Málaga
was spared, it has been inferred that the former fell first while the Byzantine presence was still large enough to constitute a threat. Málaga
Málaga
fell some time after when the Byzantines were so reduced as to no longer form a danger to Visigothic hegemony over the whole peninsula. In 621, the Byzantines still held a few towns, but Suinthila
Suinthila
recovered them shortly and by 624 the entire province of Spania
Spania
was in Visigothic hands save the Balearic Islands, which were an economic backwater in the 7th century. Like the Sardinian giudicati and Corsica in that period, the Balearics were only nominally Byzantine. They were finally separated from the Empire by the Saracen
Saracen
incursions of the 8th through 10th centuries. Sometime during the joint reign of Egica and Wittiza, a Byzantine fleet raided the coasts of southern Spain
Spain
and was driven off by a local count named Theudimer. The dating of this event is disputed: it may have occurred as part of Leontios' expedition to relieve Carthage, under assault by the Arabs, in 697; perhaps later, around 702; or perhaps late in Wittiza's reign. What is almost universally accepted is that it was an isolated incident connected with other military activities (probably against the Arabs
Arabs
or Berbers) and not an attempt to reestablish the lost province of Spania. As Professor Thompson states, "We know nothing whatever of the context of this strange event."[17] Sources[edit]

Primary

Fredegar; John Michael Wallace-Hadrill, trans. (1960). The Fourth Book of the Chronicle of Fredegar
Fredegar
with its Continuations. Connecticut: Greenwood Press.  Jordanes; Charles C. Mierow, trans. The Origin and Deeds of the Goths.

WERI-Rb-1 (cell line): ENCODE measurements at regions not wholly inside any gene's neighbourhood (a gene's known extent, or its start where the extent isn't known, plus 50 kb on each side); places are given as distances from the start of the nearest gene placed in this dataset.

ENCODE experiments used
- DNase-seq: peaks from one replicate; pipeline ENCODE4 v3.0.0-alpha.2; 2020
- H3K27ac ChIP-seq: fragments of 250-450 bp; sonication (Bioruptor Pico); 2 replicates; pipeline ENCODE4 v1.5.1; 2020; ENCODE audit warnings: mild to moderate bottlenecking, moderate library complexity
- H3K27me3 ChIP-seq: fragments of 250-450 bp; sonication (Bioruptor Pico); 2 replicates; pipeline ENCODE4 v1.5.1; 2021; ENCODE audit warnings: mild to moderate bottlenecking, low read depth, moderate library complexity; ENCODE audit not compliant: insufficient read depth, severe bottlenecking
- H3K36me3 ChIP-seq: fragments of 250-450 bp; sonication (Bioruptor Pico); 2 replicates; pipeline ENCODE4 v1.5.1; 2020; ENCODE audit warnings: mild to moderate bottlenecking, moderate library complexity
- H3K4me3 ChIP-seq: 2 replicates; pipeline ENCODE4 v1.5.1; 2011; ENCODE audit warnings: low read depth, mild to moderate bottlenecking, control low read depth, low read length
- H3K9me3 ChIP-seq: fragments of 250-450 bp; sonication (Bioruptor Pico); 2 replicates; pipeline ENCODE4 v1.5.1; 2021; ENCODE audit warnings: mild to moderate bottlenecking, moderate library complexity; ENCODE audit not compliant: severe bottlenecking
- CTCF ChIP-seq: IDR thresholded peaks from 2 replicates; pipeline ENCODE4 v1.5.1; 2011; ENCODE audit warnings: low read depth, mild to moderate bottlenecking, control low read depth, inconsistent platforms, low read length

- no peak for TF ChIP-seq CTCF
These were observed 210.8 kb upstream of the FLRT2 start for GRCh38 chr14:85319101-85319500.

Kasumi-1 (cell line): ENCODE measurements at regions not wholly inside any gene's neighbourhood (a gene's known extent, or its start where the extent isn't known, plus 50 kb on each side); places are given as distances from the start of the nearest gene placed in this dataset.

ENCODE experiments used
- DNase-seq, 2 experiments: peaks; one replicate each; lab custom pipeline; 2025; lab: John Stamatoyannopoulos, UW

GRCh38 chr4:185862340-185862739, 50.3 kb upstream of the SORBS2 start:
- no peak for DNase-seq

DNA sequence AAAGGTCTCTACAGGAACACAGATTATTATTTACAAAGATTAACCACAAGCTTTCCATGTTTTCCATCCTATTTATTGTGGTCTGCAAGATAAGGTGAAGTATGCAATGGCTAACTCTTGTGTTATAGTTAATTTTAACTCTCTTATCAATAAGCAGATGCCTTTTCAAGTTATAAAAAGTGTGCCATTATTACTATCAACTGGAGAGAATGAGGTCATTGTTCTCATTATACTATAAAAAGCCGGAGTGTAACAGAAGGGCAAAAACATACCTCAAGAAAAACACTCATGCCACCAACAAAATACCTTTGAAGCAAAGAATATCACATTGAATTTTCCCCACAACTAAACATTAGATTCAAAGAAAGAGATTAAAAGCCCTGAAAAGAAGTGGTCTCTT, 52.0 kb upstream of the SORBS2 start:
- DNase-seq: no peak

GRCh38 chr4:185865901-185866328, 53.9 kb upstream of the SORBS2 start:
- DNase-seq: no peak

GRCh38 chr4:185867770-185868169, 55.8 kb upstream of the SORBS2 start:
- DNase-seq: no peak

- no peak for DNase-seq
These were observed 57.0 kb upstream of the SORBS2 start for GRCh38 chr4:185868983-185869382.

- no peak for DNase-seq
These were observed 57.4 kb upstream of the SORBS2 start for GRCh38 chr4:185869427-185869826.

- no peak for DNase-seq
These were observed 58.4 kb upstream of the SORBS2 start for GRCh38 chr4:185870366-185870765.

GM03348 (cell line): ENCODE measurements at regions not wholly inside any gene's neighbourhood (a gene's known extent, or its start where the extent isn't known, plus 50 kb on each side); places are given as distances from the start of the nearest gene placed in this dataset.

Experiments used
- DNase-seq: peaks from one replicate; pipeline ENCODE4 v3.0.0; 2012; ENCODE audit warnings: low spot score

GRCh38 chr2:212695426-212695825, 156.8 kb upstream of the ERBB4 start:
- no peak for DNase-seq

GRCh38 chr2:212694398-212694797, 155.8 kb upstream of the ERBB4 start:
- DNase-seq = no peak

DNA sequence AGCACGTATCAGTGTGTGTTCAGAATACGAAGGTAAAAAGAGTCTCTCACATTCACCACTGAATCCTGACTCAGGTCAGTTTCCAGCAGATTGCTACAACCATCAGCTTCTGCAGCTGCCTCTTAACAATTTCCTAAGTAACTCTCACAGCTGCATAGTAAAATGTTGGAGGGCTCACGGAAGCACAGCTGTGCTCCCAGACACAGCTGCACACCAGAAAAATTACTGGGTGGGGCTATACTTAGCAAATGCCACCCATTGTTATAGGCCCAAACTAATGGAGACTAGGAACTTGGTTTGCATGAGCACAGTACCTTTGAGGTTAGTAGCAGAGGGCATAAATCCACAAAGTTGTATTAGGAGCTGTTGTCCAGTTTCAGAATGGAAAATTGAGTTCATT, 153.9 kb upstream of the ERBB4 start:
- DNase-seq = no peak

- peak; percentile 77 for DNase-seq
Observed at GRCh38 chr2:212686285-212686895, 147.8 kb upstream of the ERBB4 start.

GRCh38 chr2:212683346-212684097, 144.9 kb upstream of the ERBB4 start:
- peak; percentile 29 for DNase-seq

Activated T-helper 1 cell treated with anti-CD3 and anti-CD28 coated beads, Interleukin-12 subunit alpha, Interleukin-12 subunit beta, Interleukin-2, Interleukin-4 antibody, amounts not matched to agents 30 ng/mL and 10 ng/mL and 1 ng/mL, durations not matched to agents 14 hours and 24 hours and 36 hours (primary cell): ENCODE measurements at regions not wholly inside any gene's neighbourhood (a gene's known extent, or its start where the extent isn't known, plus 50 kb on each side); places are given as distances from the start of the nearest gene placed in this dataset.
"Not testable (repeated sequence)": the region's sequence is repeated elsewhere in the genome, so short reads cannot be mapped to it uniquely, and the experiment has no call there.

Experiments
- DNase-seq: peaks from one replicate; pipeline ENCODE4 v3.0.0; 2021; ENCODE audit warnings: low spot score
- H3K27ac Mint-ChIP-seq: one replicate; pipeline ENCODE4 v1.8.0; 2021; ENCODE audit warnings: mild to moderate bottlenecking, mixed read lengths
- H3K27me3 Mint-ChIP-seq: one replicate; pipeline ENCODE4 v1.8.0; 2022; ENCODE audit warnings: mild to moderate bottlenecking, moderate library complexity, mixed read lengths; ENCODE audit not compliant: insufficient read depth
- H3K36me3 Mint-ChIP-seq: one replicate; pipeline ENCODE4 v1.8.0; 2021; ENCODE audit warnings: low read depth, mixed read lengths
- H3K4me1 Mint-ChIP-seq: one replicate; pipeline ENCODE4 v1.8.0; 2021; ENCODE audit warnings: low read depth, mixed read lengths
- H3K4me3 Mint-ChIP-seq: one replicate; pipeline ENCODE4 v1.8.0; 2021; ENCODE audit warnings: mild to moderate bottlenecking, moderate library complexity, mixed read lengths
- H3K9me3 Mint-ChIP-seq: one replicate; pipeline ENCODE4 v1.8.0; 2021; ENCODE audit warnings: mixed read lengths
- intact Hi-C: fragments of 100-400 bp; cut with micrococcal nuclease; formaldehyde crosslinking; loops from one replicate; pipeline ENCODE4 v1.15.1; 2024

Secondary

Bachrach, B. S. (1973). "A Reassessment of Visigothic Jewish Policy, 589–711". The American Historical Review. 78 (1): 11–34. doi:10.2307/1853939.  Collins, R. (2004). Visigothic Spain, 409–711. Oxford: Blackwell.  Grierson, Philip (1955). "Una ceca bizantina en españa". Numario Hispánico. 4 (8): 305–14.  Helal Ouriachen, El Housin (2009). La ciudad bética durante la Antigüedad Tardía: Persistencias y mutaciones locales en relación con la realidad urbana del Mediterraneo y del Atlántico. Granada: Universidad de Granada.  Thompson, E. A. (1969). The Goths in Spain. Oxford: Clarendon. Cf. the appendix "The Byzantine Province", pp. 320–34.  Vallejo Girvés, Margarita (2012). Hispania
Hispania
y Bizancio: Una relación desconocida. Madrid: Akal.  Wallace-Hadrill, J. M. (1967). The Barbarian West, 400–1000 (3rd ed.). London: Hutchison.  Wood, Jamie (2010). "Defending Byzantine Spain: Frontiers and Diplomacy". Early Medieval Europe. 18 (3): 292–319. doi:10.1111/j.1471-8847.2010.00300.x. 

Notes[edit]

^ Dates vary. Some (Collins) put the date of landing as early as 551, other (Wallace-Hadrill) as late as 554. The conquest of the last vestiges of the province has been dated to 625 (Collins) or 629 (W-H). ^ Michael Kulikowski, Late Roman Spain
Spain
and its Cities (Baltimore: Johns Hopkins University Press, 2004). ^ Thompson, p. 16. The Byzantines attacked on Sunday, while the Goths had laid down their arms to honour the Sabbath. ^ Isidore of Seville, History of the Goths, translation by Guido Donini and Gordon B. Ford, Isidore of Seville's History of the Goths, Vandals, and Suevi, 2nd revised ed. (Leiden: E.J. Brill, 1970), chapter 47, pp. 21f. ^ Collins, pp. 47–49. ^ Jordanes, Getica, translated by Charles Christopher Mierow, The Gothic History of Jordanes, 1915 (Cambridge: Speculum Historiale, 1966), LVIII, 303, p. 138. ^ O'Donnell, "Liberius the Patrician", Traditio 37 (1981), p. 67. ^ Thompson, p. 325, based on Isidore. ^ Collins, p. 49. ^ Long misidentified as Sigüenza. ^ Collins, p. 49, considers it unlikely that Córdoba could have been in revolt for so long without coming under Byzantine rule. Thompson, p. 322, sees the lack of primary evidence for Byzantine government in any of the aforementioned cities as conclusive that the Byzantines never could have held Córdoba directly. ^ Thompson, p. 331. The gate was augmented with towers, porticoes, and a vaulted chamber. ^ Thompson, p. 330. ^ Collins, pp. 219–20. ^ Collins, pp. 52–55. ^ Fredegar, IV, vii. ^ Thompson, p. 249.

v t e

Late Roman provinces (4th–7th centuries AD)

History